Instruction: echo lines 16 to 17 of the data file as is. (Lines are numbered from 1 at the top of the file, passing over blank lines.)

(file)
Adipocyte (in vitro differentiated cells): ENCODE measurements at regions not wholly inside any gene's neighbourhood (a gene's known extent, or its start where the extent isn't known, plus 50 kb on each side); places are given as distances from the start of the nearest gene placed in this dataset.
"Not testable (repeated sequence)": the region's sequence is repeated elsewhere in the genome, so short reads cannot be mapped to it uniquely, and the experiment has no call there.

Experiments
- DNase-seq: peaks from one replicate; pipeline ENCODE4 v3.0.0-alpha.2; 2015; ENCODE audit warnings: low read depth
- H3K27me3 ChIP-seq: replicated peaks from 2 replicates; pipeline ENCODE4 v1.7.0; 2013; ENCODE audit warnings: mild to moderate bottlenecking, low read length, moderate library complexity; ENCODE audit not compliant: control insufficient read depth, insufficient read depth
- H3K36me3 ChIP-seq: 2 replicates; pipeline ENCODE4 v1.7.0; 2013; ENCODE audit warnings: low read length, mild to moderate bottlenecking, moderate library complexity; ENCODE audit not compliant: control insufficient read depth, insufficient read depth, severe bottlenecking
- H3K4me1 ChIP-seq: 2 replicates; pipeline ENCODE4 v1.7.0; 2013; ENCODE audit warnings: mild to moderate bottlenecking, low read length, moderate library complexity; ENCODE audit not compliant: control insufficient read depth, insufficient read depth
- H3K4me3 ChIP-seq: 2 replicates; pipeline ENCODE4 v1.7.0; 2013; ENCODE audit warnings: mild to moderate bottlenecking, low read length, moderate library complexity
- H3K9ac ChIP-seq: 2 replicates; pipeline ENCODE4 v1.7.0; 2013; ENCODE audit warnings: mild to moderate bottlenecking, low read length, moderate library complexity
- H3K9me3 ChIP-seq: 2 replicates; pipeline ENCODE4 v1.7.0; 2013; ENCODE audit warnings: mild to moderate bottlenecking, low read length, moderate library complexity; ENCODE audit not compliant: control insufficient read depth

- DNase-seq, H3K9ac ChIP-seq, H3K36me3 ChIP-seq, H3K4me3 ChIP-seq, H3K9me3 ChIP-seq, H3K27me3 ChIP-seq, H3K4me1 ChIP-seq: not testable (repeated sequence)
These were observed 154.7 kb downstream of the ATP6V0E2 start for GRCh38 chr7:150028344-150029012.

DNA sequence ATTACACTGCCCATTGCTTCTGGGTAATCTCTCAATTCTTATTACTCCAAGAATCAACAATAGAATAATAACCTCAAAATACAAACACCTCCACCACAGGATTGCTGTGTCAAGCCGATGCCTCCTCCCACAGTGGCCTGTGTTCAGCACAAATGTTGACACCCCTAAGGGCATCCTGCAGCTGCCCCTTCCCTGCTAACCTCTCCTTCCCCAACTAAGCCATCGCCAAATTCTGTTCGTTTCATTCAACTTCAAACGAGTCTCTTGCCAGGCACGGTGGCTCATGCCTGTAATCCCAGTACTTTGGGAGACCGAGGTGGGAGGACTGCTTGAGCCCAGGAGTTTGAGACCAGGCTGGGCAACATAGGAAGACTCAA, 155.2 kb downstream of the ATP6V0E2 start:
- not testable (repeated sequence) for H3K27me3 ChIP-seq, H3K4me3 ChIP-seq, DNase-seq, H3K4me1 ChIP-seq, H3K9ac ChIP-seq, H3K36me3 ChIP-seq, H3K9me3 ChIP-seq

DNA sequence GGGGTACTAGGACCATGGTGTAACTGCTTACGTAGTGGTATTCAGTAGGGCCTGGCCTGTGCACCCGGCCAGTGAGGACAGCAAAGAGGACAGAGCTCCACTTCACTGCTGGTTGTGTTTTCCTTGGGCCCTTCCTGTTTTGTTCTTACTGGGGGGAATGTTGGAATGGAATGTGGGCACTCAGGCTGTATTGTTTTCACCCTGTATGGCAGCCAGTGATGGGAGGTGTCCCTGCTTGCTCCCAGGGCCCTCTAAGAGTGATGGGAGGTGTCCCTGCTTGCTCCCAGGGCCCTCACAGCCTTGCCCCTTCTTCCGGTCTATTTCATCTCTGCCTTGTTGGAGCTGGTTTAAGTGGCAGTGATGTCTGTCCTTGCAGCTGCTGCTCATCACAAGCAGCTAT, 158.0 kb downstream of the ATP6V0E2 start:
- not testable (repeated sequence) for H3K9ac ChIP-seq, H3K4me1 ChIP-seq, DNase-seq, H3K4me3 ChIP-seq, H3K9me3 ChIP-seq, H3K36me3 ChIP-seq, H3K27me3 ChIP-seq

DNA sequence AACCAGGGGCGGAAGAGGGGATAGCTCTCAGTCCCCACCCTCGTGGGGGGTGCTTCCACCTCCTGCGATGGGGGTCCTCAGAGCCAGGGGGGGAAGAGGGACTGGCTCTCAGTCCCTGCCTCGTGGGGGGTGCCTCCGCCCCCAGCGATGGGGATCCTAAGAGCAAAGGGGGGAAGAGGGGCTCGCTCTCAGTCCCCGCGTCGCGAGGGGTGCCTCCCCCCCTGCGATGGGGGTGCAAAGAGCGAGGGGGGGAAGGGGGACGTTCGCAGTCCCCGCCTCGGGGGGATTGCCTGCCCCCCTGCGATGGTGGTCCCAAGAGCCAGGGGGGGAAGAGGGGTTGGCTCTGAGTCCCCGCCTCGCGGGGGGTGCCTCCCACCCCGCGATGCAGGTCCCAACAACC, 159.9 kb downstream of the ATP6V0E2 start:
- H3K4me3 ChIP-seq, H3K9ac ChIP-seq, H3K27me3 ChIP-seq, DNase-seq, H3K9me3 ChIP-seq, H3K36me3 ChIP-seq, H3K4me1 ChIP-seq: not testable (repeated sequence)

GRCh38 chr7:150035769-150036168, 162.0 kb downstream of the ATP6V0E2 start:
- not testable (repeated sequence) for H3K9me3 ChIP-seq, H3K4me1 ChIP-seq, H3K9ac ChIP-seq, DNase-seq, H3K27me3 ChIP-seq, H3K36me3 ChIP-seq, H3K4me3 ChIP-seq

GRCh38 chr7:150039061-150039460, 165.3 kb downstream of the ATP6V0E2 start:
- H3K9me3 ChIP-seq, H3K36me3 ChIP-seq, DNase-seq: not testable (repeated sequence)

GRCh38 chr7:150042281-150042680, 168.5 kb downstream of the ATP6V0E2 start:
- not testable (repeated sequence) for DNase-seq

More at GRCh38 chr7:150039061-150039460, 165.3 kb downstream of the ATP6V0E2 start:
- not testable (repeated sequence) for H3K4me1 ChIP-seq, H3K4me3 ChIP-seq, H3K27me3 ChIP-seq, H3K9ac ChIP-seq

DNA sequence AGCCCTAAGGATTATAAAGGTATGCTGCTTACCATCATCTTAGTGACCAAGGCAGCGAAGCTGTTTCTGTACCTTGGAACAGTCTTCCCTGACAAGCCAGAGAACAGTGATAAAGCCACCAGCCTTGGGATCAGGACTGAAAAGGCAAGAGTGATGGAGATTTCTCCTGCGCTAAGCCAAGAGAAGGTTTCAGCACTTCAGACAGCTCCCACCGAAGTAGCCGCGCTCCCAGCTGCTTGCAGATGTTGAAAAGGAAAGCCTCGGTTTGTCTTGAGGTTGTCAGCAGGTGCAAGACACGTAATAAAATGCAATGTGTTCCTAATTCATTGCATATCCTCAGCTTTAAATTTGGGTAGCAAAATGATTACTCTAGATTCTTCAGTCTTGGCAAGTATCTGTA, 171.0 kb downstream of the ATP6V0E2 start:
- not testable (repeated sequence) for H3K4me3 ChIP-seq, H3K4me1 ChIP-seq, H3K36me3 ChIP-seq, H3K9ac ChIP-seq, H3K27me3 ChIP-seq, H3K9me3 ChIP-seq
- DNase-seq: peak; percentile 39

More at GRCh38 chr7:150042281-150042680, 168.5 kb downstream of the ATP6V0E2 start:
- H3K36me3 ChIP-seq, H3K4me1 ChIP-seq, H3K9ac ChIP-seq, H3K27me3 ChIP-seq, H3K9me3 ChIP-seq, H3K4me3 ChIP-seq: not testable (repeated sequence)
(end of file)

- not testable (repeated sequence) for H3K9ac ChIP-seq, H3K4me1 ChIP-seq, DNase-seq, H3K4me3 ChIP-seq, H3K9me3 ChIP-seq, H3K36me3 ChIP-seq, H3K27me3 ChIP-seq

DNA sequence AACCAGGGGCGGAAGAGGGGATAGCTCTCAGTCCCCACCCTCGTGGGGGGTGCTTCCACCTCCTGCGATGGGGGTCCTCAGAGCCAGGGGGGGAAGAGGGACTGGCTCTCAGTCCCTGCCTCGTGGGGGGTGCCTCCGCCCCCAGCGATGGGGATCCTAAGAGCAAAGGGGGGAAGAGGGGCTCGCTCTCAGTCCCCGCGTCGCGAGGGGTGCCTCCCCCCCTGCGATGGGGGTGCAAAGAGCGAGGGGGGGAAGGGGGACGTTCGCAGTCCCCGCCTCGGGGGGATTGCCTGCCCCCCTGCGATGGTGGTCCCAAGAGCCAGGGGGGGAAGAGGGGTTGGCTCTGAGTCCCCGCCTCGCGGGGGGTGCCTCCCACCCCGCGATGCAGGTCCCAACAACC, 159.9 kb downstream of the ATP6V0E2 start: